I glide though the silence of early morning fog rising from the river, my kayak paddle slicing through the glassy water, propelling me forward into the next moment, and the next, and the next. I am not always good about doing this, but sometimes in the time just after dawn as the sun starts to claim ownership of the sky, I am able to be in each moment, not thinking about the last one, not anticipating the next one. Just present, one paddle slice or step or breath at a time. Simple elegance, on paddle slice at a time.
We spent this past week about 500 miles from home, in a little yellow cottage outside of Manistique, Michigan. Perched on the southern shore of the state’s upper peninsula and the northern shore of Lake Michigan, my husband’s family has roots deep in the sandy shores and waters and lore of the small lakeside town and its surrounding forests. It’s a place of simplicity if you choose it, and an elegance of a different sort than is usually conjured from the term. I suppose you could say it’s a place where they have always gone to be present. To simplify the pace of the days and let the slow energy of a summer vacation take the reins. Continue reading “Kayak Morning”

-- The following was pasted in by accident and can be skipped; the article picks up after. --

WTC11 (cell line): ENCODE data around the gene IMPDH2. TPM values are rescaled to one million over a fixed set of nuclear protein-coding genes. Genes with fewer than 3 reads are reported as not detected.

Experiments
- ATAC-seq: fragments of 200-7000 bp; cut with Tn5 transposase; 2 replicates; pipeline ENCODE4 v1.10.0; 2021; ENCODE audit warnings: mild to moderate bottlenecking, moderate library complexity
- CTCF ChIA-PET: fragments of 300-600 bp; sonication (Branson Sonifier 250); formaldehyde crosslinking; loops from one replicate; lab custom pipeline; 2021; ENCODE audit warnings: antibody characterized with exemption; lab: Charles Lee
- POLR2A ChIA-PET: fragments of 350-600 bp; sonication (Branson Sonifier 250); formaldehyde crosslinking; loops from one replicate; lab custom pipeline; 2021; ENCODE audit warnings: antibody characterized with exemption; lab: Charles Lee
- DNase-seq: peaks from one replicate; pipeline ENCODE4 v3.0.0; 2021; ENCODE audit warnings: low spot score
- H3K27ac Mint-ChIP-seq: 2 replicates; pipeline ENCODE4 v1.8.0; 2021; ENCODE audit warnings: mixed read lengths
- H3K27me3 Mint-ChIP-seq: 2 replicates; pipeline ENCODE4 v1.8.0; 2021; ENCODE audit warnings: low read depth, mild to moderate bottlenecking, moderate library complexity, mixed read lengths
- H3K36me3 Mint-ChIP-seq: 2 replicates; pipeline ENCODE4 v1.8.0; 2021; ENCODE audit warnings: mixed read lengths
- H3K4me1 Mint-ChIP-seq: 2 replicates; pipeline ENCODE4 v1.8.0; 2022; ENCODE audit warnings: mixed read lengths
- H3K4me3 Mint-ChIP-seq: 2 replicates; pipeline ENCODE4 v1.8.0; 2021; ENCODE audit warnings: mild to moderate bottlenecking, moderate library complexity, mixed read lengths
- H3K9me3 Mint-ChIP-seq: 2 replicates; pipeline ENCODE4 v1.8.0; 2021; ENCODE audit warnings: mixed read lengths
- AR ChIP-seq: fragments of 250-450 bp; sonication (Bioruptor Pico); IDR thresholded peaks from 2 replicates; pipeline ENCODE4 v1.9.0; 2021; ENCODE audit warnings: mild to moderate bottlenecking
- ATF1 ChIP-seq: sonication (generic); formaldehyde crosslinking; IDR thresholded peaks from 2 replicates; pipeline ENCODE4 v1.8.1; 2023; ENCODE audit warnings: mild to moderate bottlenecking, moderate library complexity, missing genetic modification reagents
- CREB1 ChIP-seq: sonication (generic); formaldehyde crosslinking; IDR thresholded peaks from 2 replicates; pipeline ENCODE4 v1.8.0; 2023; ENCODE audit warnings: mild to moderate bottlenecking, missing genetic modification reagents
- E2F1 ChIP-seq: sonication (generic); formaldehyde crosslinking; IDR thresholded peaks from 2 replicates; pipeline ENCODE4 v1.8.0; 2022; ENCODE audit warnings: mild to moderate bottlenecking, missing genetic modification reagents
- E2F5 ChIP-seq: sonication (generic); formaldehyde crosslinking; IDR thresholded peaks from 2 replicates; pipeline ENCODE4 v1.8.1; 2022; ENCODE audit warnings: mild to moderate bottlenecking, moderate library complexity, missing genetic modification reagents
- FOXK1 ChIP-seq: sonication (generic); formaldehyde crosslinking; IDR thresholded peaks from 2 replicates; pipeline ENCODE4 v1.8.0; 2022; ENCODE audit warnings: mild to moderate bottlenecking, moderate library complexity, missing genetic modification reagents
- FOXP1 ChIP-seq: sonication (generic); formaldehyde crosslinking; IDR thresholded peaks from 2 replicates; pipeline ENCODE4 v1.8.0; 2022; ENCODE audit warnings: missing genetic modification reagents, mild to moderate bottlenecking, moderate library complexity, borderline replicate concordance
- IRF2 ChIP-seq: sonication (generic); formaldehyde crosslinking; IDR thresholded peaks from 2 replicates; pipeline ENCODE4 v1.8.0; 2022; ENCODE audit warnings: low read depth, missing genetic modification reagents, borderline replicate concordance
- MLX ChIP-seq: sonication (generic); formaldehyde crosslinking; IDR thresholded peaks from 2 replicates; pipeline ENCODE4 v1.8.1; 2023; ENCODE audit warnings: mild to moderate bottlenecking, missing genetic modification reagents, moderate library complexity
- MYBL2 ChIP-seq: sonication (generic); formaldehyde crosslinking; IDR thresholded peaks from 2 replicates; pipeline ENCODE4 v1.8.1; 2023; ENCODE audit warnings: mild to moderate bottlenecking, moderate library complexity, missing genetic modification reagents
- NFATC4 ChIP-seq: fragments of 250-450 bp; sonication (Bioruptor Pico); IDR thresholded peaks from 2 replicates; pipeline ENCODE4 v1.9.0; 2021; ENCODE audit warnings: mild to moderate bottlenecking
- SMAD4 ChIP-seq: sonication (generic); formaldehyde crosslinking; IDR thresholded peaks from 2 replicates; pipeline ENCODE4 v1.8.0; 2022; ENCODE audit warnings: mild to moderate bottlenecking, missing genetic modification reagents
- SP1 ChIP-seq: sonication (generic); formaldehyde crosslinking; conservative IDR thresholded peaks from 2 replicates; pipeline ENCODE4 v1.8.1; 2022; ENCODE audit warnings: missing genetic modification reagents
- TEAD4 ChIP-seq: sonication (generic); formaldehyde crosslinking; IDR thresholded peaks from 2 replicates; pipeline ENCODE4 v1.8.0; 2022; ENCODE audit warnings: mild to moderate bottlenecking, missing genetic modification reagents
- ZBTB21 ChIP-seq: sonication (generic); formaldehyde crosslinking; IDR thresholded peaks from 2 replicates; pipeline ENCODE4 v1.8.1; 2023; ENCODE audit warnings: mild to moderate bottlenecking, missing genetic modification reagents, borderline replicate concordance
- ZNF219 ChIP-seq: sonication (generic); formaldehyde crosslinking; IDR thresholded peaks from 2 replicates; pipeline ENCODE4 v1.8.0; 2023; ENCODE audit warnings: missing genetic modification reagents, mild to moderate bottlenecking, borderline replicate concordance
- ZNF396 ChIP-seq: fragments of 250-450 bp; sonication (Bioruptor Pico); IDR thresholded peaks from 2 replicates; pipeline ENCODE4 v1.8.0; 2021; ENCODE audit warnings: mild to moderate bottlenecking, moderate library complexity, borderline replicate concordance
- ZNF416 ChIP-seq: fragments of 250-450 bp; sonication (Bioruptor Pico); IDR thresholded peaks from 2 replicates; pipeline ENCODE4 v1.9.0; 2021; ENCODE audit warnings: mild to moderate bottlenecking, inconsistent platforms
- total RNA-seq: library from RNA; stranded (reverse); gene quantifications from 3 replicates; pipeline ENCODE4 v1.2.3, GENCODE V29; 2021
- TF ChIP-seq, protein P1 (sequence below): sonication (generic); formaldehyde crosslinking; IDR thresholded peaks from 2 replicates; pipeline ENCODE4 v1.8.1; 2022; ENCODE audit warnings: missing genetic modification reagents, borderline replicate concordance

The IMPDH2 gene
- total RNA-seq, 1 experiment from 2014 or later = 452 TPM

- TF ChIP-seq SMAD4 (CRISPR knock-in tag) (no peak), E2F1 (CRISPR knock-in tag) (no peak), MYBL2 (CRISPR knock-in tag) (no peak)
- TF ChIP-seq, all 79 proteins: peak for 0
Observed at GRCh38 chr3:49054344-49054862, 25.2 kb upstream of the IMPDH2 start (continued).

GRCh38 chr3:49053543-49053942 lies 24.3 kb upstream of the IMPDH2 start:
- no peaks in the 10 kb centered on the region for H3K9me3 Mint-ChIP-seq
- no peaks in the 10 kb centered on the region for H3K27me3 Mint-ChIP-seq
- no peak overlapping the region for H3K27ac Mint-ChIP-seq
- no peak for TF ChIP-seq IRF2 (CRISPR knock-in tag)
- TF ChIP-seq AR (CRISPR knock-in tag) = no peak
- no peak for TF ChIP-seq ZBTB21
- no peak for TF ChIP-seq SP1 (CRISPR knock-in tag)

Like Leonard Cohen, singing of loss and love, make clear the beauty of what we stand to lose or what we have already destroyed. Celebrate the microscopic sea-angels. Celebrate the children who live in the cold doorways and shanty camps. Celebrate the swamp at the end of the road. Leave no doubt of the magnitude of their value and the enormity of the crime, to let them pass away unnoticed. These are elegies, these are praise songs, these are love stories.
-Kathleen Dean Moore
Continue reading “A Wild Dare”